ELEC 4705  Electronic Materials


Special messages will be posted here.




Tom Smy (Rm 4154 -- Mornings!)

Suggested Reading;

        Electronic properties of materials.
        Hummel, Rolf E., 1934- 2nd ed. Berlin, Springer-Verlag. 1992 404 p.
        CALL NUMBER: QC176.H86 1993

        Principles of Electronic Materials and Devices - Safa Kasop

There is a great deal of material books, lectures, notes, and public domain information dealing with the course material. It would be wise to do supplemental reading. The lectures will delimitate the material to be covered.

Matlab code for "toy" simulators used to illustrate a number of physical effects are in the git repository at 4700Code. Students are encouraged to goto the repo (it is public) create a branch identified by their name and enhance, debug the code. This effort will be worth bonus marks if significant.

Mark Breakdown

Final: 40.00%
Tests: Four at 15% each -- you must take at least 3 quizzes to pass the course.

The mark weight on any quiz that has a lower mark than that of the final will be automatically transferred to the final.

For example if you get 75% on the final and 0%, 65%, 85%, 85%  on the three quizes, I will calculate your mark as

75%*(0.40+0.30) + 85%*0.30

TA info:

    Aaron English (aaron.english at protonmail.com)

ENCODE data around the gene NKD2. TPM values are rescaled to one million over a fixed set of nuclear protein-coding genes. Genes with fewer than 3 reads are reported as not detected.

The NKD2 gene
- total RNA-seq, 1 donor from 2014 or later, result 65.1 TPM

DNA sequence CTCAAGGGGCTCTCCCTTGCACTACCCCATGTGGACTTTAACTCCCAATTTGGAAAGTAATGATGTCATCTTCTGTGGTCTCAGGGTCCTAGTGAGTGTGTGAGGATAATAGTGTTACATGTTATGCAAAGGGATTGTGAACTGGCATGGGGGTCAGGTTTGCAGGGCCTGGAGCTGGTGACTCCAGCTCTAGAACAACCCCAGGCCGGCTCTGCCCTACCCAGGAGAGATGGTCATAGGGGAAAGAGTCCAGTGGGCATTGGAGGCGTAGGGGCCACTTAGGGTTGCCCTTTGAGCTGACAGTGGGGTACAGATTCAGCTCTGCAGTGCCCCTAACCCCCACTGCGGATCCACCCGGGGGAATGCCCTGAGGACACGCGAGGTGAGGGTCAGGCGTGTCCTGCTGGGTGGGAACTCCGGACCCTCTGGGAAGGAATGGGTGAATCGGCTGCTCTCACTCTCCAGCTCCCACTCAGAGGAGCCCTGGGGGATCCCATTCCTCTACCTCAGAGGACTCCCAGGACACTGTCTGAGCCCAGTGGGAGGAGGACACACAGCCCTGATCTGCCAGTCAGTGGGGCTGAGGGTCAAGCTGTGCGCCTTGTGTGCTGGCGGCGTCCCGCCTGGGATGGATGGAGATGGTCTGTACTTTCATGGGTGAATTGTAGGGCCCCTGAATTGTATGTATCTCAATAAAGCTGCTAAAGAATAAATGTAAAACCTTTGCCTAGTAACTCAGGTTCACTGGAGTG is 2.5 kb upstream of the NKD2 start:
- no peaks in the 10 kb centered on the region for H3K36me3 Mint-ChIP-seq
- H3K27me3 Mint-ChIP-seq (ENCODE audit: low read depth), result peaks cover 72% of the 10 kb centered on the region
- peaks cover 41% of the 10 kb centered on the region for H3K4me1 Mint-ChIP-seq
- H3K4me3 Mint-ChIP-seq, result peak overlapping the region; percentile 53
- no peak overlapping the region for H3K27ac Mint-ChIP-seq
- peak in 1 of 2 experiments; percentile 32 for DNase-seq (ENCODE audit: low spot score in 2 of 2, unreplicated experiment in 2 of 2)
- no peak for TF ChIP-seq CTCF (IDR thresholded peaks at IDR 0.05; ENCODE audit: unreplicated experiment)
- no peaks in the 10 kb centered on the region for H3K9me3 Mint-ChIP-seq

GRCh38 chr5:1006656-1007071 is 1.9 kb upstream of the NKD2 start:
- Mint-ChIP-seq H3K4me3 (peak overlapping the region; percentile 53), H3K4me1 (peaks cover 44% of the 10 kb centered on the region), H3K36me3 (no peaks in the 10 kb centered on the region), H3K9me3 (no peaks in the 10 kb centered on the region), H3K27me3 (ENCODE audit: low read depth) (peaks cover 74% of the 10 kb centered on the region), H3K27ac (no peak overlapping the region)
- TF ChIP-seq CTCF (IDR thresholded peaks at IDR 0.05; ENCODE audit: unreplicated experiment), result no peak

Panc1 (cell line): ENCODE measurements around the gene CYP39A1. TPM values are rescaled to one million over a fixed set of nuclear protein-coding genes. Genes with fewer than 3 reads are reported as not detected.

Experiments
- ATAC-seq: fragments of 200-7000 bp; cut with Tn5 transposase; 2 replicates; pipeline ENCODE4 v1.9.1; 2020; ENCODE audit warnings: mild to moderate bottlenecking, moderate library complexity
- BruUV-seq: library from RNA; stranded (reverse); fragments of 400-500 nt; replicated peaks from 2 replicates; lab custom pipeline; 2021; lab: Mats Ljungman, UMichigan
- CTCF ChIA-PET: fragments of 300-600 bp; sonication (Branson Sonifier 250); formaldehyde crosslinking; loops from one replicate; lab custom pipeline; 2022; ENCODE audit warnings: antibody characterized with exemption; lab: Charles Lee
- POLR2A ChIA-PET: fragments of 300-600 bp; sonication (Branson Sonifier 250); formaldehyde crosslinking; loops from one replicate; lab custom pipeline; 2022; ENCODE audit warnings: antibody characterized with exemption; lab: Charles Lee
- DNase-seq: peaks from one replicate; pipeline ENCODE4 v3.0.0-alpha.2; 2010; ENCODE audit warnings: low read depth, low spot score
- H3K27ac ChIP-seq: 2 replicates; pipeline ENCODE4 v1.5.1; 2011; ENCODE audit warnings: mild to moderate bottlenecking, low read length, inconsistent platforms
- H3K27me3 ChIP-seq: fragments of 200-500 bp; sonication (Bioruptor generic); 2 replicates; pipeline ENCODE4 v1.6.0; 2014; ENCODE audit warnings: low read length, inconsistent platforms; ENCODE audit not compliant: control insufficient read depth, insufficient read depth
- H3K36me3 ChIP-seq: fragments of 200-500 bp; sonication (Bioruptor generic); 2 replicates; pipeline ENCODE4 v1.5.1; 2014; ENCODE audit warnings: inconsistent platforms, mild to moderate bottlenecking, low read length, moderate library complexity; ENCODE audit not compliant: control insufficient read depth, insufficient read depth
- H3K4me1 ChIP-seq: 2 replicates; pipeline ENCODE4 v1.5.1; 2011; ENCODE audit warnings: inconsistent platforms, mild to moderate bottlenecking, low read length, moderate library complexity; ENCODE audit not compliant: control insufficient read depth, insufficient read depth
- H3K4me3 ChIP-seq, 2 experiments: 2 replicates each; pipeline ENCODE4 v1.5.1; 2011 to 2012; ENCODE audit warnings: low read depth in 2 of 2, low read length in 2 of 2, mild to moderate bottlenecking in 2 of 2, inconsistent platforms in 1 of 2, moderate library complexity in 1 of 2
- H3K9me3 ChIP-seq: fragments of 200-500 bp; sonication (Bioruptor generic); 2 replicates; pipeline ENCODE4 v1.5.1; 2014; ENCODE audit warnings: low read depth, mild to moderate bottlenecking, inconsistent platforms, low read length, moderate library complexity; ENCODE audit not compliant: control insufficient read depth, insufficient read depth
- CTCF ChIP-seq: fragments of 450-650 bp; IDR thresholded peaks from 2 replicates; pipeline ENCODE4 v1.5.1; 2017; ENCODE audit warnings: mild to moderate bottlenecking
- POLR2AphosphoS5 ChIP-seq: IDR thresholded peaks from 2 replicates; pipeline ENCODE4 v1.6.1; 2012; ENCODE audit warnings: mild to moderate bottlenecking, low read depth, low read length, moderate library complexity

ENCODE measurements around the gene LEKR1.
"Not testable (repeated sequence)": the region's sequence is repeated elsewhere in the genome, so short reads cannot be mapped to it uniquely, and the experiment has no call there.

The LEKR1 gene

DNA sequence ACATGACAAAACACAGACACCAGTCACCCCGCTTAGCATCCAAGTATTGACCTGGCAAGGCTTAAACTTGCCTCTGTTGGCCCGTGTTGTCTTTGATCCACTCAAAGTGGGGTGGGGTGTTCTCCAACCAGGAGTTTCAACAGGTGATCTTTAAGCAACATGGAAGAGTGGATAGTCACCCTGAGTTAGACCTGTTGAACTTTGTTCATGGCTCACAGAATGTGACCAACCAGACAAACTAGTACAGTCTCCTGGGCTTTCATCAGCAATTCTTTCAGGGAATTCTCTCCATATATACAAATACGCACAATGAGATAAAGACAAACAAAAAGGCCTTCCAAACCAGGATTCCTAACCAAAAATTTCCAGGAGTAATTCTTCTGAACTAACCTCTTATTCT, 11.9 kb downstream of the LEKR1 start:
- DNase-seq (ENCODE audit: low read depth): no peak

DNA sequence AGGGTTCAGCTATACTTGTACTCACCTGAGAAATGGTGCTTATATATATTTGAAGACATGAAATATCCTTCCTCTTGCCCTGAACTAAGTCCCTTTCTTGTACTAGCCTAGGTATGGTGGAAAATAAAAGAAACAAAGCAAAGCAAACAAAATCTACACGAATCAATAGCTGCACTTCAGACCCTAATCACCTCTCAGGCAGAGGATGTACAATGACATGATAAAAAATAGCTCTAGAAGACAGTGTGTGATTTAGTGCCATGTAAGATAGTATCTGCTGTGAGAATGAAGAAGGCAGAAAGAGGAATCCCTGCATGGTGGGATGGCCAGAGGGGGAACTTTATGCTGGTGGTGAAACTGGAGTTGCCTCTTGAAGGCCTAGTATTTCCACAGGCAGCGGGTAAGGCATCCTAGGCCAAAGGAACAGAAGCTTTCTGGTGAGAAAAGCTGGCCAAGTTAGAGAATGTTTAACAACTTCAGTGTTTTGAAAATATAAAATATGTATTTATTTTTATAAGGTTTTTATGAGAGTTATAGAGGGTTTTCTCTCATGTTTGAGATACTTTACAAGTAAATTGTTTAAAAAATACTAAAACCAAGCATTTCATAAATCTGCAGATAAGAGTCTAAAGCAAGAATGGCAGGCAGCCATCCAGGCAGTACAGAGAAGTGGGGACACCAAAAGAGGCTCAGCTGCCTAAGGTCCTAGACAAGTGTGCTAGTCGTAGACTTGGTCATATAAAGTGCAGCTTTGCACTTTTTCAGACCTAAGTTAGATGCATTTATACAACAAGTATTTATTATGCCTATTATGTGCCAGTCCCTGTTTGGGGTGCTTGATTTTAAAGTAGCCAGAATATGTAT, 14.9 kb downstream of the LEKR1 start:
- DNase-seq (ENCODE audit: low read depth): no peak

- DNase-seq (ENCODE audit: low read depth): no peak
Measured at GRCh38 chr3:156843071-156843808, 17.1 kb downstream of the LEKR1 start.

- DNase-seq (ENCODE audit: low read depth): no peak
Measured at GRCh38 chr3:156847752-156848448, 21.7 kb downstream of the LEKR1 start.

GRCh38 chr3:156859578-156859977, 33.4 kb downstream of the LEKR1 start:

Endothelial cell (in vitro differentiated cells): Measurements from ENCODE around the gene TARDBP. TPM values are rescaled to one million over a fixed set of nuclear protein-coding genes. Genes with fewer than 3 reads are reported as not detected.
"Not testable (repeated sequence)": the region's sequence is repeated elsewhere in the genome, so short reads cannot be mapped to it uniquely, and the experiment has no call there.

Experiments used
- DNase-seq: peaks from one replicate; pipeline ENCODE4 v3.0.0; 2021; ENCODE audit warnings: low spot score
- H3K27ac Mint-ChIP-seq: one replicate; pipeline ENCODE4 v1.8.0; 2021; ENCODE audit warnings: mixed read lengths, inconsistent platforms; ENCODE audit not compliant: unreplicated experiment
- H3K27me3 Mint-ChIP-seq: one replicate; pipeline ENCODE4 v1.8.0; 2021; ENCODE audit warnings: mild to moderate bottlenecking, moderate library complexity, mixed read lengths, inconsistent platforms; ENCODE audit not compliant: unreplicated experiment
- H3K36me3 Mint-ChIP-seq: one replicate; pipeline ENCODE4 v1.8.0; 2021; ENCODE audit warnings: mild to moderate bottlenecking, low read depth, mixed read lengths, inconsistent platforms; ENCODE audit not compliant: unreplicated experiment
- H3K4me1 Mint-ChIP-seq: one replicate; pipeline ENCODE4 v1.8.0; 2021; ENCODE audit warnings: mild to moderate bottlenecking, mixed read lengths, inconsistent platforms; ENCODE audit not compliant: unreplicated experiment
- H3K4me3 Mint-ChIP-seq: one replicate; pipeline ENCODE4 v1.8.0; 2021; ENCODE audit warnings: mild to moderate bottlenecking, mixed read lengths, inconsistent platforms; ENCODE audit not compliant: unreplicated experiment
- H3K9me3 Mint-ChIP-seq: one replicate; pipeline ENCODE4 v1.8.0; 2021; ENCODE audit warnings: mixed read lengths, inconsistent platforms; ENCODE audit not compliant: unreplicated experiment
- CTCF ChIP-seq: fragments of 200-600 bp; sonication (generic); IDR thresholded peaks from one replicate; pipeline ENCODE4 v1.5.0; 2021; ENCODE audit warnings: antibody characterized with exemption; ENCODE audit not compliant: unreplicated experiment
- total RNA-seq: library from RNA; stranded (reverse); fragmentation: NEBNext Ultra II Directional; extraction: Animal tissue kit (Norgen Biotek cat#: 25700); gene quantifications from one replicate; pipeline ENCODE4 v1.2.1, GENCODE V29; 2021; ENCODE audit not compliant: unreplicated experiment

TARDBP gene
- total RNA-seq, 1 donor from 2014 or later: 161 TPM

Is available for consultation on the course material. Email him for appointments.

Term Quizzes:

Each test is designed to be 45 min. in length. However, everybody will be given the entire lecture time to complete it.

This Years Quizes:

    1) Sept. 28 (Fri.)

    2) Oct. 31 (Wed.)

    3) Nov. 9 (Fri.)

    4) Nov. 30 (Fri.)

Last Years Quizes:

Quiz Distribution

    1) Sept. 28 (Thurs.)   solution (Average 75).
Quiz Distribution
    2) Oct. 19 (Thurs.)   solution (Average 52).
Quiz Distribution
    3) Nov. 9 (Thurs.)   solution (Average N/A).
Quiz Distribution
    4) Nov. 30 (Thurs.)   solution (Average N/A).

Two Years Ago Quizes:

    1) Sept. 28 (Wed.)   solution (Average 13.3/20).
    2) Oct. 31 (Wed.)   solution.
    3) Nov. 9 (Wed.)   solution.
    4) Nov. 30 (Wed.)   quiz (no solution -- but they are obvious).

Example Quizes and Finals:

Example Final (2016) 

Equations you must know!

Lecture notes

  lecture 1: Introduction (Sept. 5)

  lecture 2: Classical Physics (Sept. 7)   Old  Key Slides and Questions

  lecture 3: Introduction to Quantum (Sept. 12)   Old  Key Slides and Questions   Good book!   Another book!   Things Get Real!

  lecture 4: Electron WavePackets (Sept. 14)   Old   4700 ppt  Key Slides and Questions

  lecture 5: Wells and Electrons (Sept. 19)   Old  Key Slides and Questions

  lecture 6: Tunneling (Sept. 21)   ppt  Key Slides and Questions

  lecture 7: Crystals (Sept. 26)   Old  Key Slides and Questions

    Quiz 1 Sept. 28 (Fri.) (Lectures 1-7 inclusive)

  lecture 8: Bands and Conduction (Oct 3)   Old   Old2  Key Slides and Questions

  lecture 9: Introduction to Semiconductors (Oct 5)  Old  Key Slides and Questions

 lecture 10: Optical Effects and Transport (Oct. 10)  ppt  Key Slides and Questions

 lecture 11: Schottky and PN Diodes (Oct. 12)  ppt  Key Slides and Questions

 lecture 12: Bipolar Transistors (Oct. 17)  Key Slides and Questions

 lecture 13: Field Effect Transistors (Oct. 19)  Key Slides and Questions

  Break week for Oct. 24 and Oct. 26

    Quiz 2 Oct. 31 (Wed.) (Lectures 7-12 inclusive)

 lecture 14: Optical Systems (Nov. 2)  Key Slides and Questions

 lecture 15: Lasers, LEDs, Solar Cells and Photo-diodes (Nov. 7)  Key Slides and Questions

    Quiz 3 Nov. 9 (Fri) (Lectures 13-15 inclusive)